Sometimes, one of those respiratory viruses that my mother would dub “creeping crud” will strike in summer. I just call them colds, but there is no level of misery worse than a summer cold. The heat and humidity, thunderstorms and shifting barometric pressure…sinuses and runny noses and aches and pains and fever…are a recipe designed for defining misery.
If you are “Mom” there isn’t even an option of “calling in sick” and just sleeping through it. It doesn’t work that way, there are no sick days as Mom. There are days, however, when nothing more than the bare minimum is accomplished, and that’s a good time to drag out the handy dandy and definitely not swanky and sexy…slow cooker.
Glamorous it isn’t, but neither is a summer cold. We need something that behaves like it is supposed to at times like that, and it’s also times like this that we get creative about our cooking, as we certainly have about zero desire to venture out to the grocery store for missing ingredients. We also have that much motivation to use precious favors for something as boring as food from the market too.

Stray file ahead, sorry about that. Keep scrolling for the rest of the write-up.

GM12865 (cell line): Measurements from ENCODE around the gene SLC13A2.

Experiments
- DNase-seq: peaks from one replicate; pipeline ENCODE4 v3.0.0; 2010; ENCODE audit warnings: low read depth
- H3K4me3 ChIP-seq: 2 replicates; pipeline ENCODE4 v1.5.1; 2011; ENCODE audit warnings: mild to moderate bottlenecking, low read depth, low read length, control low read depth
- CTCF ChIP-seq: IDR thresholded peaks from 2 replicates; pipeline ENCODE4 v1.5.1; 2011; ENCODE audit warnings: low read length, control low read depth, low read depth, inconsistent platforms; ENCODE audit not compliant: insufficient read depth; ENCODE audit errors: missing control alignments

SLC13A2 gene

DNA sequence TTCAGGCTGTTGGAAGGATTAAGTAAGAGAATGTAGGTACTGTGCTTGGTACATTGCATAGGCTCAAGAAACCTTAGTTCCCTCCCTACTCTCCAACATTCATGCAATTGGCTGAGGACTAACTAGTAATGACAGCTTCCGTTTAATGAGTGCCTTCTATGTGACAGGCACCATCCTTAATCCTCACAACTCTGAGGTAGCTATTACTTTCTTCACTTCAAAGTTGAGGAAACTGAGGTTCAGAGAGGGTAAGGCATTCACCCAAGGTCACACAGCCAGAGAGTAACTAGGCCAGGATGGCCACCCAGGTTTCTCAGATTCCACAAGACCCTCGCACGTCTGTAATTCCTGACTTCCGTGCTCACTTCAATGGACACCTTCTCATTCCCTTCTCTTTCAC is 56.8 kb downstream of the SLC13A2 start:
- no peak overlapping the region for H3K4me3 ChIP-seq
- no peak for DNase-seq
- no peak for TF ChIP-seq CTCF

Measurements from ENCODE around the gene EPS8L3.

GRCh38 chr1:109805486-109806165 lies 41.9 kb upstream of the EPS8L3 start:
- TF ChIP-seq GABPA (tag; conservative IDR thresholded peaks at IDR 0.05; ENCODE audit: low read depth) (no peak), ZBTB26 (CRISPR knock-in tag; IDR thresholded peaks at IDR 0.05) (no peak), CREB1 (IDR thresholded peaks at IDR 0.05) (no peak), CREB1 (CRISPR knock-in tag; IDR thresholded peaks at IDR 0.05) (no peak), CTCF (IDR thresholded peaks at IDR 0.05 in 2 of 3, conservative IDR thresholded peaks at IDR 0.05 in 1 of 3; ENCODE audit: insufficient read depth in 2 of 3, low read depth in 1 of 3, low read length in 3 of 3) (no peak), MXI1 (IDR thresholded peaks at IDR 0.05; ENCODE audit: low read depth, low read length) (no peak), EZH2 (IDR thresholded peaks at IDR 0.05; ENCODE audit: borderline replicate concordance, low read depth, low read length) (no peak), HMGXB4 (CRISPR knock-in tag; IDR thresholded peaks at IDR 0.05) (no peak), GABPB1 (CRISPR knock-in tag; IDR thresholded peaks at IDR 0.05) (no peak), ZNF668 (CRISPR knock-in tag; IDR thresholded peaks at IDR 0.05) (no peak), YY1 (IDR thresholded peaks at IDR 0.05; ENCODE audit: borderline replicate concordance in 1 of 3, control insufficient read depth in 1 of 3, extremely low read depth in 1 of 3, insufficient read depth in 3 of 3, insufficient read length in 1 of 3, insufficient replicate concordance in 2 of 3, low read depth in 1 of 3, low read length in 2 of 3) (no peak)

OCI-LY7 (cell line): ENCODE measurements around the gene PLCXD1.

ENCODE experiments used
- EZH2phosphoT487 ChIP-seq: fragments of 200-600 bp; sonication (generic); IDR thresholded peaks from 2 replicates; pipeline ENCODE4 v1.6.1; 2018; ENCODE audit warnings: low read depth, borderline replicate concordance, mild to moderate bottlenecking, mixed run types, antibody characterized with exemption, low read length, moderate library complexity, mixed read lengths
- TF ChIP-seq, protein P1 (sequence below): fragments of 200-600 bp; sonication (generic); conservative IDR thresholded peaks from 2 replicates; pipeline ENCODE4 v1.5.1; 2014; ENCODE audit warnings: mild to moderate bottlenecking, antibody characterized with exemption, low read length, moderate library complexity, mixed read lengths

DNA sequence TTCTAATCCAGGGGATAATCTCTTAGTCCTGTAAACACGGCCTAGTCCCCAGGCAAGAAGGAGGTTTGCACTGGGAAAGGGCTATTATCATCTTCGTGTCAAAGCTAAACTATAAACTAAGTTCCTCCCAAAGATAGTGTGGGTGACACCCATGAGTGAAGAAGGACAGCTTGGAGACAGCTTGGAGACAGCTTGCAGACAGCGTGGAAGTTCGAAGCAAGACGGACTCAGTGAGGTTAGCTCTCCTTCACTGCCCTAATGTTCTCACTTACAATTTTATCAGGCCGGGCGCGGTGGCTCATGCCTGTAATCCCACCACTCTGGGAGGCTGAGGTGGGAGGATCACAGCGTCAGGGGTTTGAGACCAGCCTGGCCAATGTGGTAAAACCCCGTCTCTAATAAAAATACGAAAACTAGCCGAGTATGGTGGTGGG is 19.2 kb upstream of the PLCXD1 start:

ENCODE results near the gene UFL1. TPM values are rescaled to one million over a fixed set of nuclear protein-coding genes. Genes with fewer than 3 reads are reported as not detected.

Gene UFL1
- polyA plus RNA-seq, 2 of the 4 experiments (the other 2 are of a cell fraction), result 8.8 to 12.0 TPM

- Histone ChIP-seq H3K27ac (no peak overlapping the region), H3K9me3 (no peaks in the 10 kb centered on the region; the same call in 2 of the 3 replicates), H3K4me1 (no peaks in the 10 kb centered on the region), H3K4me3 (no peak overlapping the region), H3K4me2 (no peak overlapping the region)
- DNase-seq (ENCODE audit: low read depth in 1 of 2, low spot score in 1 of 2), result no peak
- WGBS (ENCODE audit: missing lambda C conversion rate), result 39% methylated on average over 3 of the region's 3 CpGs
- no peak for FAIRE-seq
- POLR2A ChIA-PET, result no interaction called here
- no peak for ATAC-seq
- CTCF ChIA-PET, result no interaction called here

Such a day recently dawned at my house. Slow cooker at the ready, a couple of quart sized bags holding whacked off body parts of a chicken or two or three lay like frozen bricks in the freezer. I couldn’t remember when I had packaged it up and frozen it.
It visited the microwave long enough to thaw it enough to extract it from the plastic bags, and into the pot with some room temperature water. Turned to high, I hoped it would thaw in this lifetime. Now there’s nothing wrong with stewed chicken meat, but it is pretty boring, even when you have a cold.
I added a spoonful of rosemary, thyme, oregano, some salt, some pepper, a couple of whole cloves of garlic, the leftover half an onion from lunch’s tuna salad…and let it cook. A few hours later, the chicken had lost its frosty nature and was warming up to the situation, you might say. I added some Cavender’s Greek Seasoning and went away.